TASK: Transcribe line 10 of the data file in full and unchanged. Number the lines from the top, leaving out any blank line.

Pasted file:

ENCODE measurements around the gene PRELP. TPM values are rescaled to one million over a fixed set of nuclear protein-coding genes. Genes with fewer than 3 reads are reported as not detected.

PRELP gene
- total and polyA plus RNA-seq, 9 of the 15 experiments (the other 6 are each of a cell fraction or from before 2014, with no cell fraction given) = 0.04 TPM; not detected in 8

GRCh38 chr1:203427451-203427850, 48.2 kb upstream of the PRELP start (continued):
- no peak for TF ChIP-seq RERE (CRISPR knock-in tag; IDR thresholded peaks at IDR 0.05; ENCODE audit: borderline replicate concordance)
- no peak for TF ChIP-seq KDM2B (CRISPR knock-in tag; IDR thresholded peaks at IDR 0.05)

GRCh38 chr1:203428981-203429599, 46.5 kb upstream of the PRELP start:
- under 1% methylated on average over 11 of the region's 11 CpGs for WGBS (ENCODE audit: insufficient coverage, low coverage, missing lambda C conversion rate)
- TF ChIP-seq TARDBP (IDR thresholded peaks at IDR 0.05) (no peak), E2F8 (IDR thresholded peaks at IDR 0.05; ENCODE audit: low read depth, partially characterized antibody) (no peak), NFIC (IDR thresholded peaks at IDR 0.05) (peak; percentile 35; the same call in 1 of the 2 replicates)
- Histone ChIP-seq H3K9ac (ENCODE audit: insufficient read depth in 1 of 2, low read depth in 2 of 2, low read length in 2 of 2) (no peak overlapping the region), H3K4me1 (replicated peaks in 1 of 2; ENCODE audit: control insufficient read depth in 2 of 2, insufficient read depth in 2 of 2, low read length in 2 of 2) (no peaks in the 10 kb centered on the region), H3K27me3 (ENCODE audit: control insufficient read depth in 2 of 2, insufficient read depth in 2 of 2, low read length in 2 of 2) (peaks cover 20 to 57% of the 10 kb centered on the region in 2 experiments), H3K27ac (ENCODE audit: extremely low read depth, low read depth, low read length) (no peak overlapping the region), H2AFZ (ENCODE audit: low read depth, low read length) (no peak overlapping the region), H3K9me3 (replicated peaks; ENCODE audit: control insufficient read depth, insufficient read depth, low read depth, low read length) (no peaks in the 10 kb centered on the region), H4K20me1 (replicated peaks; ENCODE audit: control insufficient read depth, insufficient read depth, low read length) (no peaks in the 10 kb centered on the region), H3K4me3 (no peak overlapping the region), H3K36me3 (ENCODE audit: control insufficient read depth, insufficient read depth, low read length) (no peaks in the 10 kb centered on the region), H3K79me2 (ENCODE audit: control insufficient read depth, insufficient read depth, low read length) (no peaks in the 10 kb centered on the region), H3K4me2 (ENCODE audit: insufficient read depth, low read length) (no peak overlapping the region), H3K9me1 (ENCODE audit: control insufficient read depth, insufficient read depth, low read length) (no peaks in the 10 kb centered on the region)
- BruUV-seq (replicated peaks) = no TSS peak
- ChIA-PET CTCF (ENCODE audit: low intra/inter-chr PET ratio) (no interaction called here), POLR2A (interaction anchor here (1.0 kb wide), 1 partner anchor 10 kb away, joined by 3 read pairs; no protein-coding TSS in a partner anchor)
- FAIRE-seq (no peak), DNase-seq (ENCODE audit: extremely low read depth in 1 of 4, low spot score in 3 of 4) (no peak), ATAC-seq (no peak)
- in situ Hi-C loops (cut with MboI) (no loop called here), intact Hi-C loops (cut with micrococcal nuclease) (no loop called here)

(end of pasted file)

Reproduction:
- Histone ChIP-seq H3K9ac (ENCODE audit: insufficient read depth in 1 of 2, low read depth in 2 of 2, low read length in 2 of 2) (no peak overlapping the region), H3K4me1 (replicated peaks in 1 of 2; ENCODE audit: control insufficient read depth in 2 of 2, insufficient read depth in 2 of 2, low read length in 2 of 2) (no peaks in the 10 kb centered on the region), H3K27me3 (ENCODE audit: control insufficient read depth in 2 of 2, insufficient read depth in 2 of 2, low read length in 2 of 2) (peaks cover 20 to 57% of the 10 kb centered on the region in 2 experiments), H3K27ac (ENCODE audit: extremely low read depth, low read depth, low read length) (no peak overlapping the region), H2AFZ (ENCODE audit: low read depth, low read length) (no peak overlapping the region), H3K9me3 (replicated peaks; ENCODE audit: control insufficient read depth, insufficient read depth, low read depth, low read length) (no peaks in the 10 kb centered on the region), H4K20me1 (replicated peaks; ENCODE audit: control insufficient read depth, insufficient read depth, low read length) (no peaks in the 10 kb centered on the region), H3K4me3 (no peak overlapping the region), H3K36me3 (ENCODE audit: control insufficient read depth, insufficient read depth, low read length) (no peaks in the 10 kb centered on the region), H3K79me2 (ENCODE audit: control insufficient read depth, insufficient read depth, low read length) (no peaks in the 10 kb centered on the region), H3K4me2 (ENCODE audit: insufficient read depth, low read length) (no peak overlapping the region), H3K9me1 (ENCODE audit: control insufficient read depth, insufficient read depth, low read length) (no peaks in the 10 kb centered on the region)